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As the new coronavirus locks down cities across the world, Uber (UBER) and Lyft (LYFT) drivers face the possibility of financial ruin as more people remain in their homes to rein in the illness.
According to an Edison Trends study released Wednesday, Uber and Lyft rider spending in the two weeks prior to March 15 collapsed by more than 20% in California, and a whopping 40% in Washington State, two of the early hotspots in the U.S. coronavirus outbreak. In the week prior to March 15, Uber ridership in Manhattan alone fell by more than 24%. And those numbers are unlikely to recover anytime soon.
"It is a financial crisis for a lot of people," says New York-based Uber driver Isjad C., who along with other drivers, didn't want his full name used out of fear of repercussions from Uber or Lyft.
Six Uber and Lyft drivers Yahoo Finance spoke with in New York and California said they've seen a steep drop-off in the number of passengers looking for rides. With earnings so low, they barely cover fuel costs.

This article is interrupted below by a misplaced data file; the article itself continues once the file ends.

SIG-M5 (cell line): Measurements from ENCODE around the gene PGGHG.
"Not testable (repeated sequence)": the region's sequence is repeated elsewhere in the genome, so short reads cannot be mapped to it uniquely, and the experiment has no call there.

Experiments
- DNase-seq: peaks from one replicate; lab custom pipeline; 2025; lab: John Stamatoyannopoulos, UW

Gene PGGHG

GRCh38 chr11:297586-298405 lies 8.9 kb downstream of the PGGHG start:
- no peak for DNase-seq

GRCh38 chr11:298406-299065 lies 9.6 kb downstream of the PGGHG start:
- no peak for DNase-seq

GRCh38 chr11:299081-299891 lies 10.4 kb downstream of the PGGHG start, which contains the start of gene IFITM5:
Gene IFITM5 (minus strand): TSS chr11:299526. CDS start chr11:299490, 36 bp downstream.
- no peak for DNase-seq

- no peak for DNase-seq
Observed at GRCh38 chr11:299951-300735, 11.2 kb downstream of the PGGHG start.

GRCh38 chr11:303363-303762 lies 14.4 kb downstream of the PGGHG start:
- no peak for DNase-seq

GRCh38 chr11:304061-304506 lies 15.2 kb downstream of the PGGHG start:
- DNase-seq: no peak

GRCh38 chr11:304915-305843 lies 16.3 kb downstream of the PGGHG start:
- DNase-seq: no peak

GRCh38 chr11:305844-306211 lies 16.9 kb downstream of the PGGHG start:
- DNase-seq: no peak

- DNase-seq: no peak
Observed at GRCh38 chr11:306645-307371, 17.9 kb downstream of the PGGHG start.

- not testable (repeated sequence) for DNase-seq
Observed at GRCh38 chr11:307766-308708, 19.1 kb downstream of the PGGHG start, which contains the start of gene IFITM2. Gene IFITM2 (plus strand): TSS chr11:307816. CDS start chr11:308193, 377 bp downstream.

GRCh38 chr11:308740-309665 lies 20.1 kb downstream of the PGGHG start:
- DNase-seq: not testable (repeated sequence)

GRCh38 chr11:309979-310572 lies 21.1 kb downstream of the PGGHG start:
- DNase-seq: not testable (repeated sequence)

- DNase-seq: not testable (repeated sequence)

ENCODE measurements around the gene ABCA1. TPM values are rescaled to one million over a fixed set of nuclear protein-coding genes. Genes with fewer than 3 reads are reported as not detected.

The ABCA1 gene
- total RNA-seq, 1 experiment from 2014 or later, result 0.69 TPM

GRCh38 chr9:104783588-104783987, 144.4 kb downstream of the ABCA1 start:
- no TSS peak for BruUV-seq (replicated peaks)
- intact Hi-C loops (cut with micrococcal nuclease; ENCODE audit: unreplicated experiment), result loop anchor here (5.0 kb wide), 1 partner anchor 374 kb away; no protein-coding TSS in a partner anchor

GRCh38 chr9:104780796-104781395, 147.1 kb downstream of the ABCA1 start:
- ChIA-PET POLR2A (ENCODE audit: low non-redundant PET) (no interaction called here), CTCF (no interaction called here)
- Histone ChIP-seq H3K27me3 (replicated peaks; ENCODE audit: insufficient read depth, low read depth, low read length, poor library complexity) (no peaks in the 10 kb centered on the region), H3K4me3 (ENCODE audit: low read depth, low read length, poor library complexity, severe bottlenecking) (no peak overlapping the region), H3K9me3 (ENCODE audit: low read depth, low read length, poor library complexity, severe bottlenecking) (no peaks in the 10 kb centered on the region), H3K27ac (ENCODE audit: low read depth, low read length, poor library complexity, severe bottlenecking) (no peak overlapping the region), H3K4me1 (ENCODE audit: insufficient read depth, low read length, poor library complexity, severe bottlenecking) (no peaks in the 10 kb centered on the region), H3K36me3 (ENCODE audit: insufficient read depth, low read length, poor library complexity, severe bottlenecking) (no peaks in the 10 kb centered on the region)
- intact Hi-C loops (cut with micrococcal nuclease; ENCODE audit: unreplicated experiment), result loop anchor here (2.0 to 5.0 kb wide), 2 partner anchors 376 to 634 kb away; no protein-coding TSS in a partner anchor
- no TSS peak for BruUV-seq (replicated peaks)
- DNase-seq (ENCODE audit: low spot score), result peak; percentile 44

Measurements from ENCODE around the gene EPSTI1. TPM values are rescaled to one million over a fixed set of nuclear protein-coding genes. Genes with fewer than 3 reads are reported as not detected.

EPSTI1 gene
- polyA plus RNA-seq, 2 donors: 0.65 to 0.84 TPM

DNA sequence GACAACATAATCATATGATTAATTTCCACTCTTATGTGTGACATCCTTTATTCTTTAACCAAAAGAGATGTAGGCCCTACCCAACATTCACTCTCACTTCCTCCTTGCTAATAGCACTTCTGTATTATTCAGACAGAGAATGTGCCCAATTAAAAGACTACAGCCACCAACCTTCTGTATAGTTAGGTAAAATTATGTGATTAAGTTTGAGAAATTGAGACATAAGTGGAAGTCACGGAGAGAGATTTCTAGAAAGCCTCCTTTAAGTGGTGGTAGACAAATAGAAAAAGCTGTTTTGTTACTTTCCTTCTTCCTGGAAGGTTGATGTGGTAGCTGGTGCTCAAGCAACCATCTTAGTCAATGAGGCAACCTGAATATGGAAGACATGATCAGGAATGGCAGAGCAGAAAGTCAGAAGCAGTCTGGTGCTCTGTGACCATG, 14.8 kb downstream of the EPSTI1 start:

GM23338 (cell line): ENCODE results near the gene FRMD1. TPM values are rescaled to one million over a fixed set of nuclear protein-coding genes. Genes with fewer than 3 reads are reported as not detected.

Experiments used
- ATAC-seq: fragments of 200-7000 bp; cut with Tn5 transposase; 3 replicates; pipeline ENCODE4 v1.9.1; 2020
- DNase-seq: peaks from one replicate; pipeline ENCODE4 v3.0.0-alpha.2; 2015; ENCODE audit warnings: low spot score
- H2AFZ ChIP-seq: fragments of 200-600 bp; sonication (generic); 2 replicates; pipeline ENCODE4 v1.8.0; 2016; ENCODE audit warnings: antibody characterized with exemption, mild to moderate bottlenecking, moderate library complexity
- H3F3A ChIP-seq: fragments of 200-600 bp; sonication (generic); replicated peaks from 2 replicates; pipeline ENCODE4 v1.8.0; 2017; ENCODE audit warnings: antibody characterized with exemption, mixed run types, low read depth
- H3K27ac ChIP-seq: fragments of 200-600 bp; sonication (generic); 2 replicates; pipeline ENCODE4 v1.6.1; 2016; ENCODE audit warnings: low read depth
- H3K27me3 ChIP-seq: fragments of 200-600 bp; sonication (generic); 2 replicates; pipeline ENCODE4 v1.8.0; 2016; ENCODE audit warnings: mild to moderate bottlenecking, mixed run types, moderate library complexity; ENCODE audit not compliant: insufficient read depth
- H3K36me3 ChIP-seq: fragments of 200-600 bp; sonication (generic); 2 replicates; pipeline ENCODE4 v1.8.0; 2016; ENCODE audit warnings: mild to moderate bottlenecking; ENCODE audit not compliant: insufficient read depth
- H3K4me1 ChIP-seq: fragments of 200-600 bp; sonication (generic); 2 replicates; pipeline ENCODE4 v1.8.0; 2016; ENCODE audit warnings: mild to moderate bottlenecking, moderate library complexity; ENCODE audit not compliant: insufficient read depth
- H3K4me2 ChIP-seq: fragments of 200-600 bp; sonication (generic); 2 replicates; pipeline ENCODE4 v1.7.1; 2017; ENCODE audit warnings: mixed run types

"A lot of Uber drivers I meet, they are pretty much, you know, hopeless and scared that they are going to run out of business really soon," Isjad C. said.
William J., a driver out of the Los Angeles area, said he's seen fewer riders, as well. The decrease has been so dramatic that he was unsure how long he could continue to as an Uber driver. The sharp increase in people working from home is easy to see on the roads, he explained. The heavy traffic volume on the highways around L.A., he said, has cut what is normally a two-hour ride to just 40 minutes.
With fewer users seeking rides, some drivers are moving to Uber Eats, or other delivery services to make up for the lost pay, according to at least one driver who spoke to Yahoo Finance. But two drivers said that the pay can't compare to a standard Uber drive.
According to JPMorgan (JPM) analyst Ronald Josey, Uber said on a recent conference call that it has seen a 10-fold increase in restaurants signing up for Uber Eats since last Thursday.
Outside of the slowdown in ridership, drivers also have to contend with their personal safety, as they continue to ferry passengers who might have the virus themselves. At least one driver told Yahoo Finance he's concerned he'll catch the virus from the passengers he picks up while on the road, but can't afford to turn down rides.
Further impacting drivers is the fact that both Uber and Lyft, on March 17, announced they have suspended their carpooling options in both the U.S. and Canada for the foreseeable future.